Dawn Langman’s Books and DVDs


The Art of Acting by Dawn Langman
Body – Soul – Spirit – Word: A Practical and Spiritual Guide

Over the past decades there has been a resurgence of interest in Chekhov’s acting technique. The original publishers of his fundamental text, To the Actor, removed most of the author’s references to Rudolf Steiner, but recent studies acknowledge Chekhov’s personal interest in anthroposophy as the source of his artistic inspiration. Dawn Langman explores the fundamentals of Chekhov’s psycho-physical technique and the metaphysical principles on which it is based. She examines this technique in relation to the specific challenges and gifts provided by the actor’s constitution of body, soul and spirit, and in the context of the canon of great poetic and dramatic texts – illuminated by Steiner’s insights into humanity’s evolving consciousness. The Art of Acting lays the foundation for the second and third books in her series, in which Langman explores Rudolf Steiner’s art of speech and its integration with Michael Chekhov’s methodology. Together, these books offer a contemporary, spiritually-enlivened path of development for the actor, in which the combined insights of Steiner and Chekhov lead to new possibilities for the performing arts.

The Art of Speech by Dawn Langman

Body – Soul – Spirit – Word: A Practical and Spiritual Guide

The Art of Speech presents a dynamic path of practice leading to an experience of the Word as a living, healing and creative power. Helping to deliver western intellectual speech from what Artaud described as ‘shrivelled throats’ and ‘monstrous talking abstractions’, Langman brings to life the spiritual realities out of which a true art of speech arises. Inspired by Rudolf Steiner and pioneered initially in the German language by Marie Steiner, this art form is illuminated here through the genius of the English language. Langman builds a bridge between mainstream research into the intrinsic nature of speech, and the levels of spiritual cognition that led to Rudolf Steiner’s insights. Speech and language can no longer be reduced to an arbitrary collection of abstract symbols, she asserts. This book will inspire those working with these disciplines as practitioners (artistic, pedagogical and therapeutic) as well as those who wish to understand their significance in human evolution, past and future.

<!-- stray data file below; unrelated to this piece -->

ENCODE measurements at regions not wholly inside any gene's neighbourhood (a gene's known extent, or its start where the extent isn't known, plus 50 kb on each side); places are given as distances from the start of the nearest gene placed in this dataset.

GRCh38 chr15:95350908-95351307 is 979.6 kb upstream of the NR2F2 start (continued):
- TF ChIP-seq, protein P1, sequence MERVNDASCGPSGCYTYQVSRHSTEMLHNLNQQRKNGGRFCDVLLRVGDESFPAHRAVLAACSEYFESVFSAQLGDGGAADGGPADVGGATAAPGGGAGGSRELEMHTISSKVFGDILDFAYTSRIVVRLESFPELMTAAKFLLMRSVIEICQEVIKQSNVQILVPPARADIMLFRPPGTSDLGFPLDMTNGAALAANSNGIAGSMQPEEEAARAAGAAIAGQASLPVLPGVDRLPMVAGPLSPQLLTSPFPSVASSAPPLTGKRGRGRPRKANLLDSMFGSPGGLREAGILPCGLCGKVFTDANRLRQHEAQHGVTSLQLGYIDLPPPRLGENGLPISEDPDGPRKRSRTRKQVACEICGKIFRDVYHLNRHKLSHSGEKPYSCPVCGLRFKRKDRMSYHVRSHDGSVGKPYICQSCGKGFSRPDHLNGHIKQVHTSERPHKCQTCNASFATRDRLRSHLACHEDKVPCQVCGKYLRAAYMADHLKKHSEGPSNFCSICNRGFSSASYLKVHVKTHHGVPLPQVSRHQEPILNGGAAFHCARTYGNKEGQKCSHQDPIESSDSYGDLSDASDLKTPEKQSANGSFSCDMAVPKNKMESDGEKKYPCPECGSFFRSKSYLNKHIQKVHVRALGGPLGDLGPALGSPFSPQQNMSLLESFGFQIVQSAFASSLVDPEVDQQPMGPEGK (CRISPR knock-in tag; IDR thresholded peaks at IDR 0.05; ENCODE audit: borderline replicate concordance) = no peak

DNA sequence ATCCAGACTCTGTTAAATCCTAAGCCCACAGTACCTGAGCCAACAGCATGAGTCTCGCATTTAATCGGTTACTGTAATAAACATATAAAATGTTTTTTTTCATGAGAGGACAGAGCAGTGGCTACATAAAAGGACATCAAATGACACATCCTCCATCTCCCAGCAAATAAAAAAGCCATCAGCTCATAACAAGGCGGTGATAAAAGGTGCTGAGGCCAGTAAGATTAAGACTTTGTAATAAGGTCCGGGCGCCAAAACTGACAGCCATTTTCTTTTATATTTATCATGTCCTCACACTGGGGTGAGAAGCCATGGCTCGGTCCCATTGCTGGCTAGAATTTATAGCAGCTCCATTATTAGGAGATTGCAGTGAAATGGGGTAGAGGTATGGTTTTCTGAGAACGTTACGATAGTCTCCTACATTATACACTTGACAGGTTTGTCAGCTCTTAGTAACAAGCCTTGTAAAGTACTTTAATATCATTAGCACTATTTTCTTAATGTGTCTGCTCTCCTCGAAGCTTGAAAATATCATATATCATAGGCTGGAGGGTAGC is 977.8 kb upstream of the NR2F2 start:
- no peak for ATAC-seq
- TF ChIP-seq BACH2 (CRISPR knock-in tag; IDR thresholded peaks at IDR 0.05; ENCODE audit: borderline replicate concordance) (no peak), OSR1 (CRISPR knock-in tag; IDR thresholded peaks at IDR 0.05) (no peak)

Following her first book The Art of Acting, this volume completes a foundation of understanding for an exploration – in the conclusion of Langman’s trilogy – of an integrated art of speech and acting. Grounded in the spiritual reality of the human being, Langman presents a systematic methodology with which to explore Rudolf Steiner’s Speech and Drama Course.


Tongues of Flame by Dawn Langman

A Meta-Historical Approach to Drama: The Actor of the Future, Vol. 1

Building on her fundamental texts The Art of Acting and The Art of Speech, Dawn Langman shows how the great dramas of western heritage illuminate the evolution of human consciousness – from the past and into the future – thus providing a context in which actors can consciously evolve their art. Having laid her foundation by exploring the Eleusis Mysteries – the seed point of western drama – she moves to the end of the nineteenth century, when drama and performance practice prepared for its next great evolutionary leap. She explores the connection of this leap to the evolutionary threshold facing human beings at the end of what occult history calls Kali Yuga.

Weaving back and forth between future, past and present – guided by the great cyclic themes of human soul and spiritual development – Langman shows how the inspiration of our greatest artists springs from a source of knowing that encompasses the high calling of the human being to mature beyond its biological inheritance, and to become a conscious co-creator with the macrocosmic powers that serve the evolution of the universe. In doing so, she clarifies the specific function drama has in our contemporary development within the spectrum of the arts.

Word Made Flesh by Dawn Langman

The Actor of the Future, Vol.2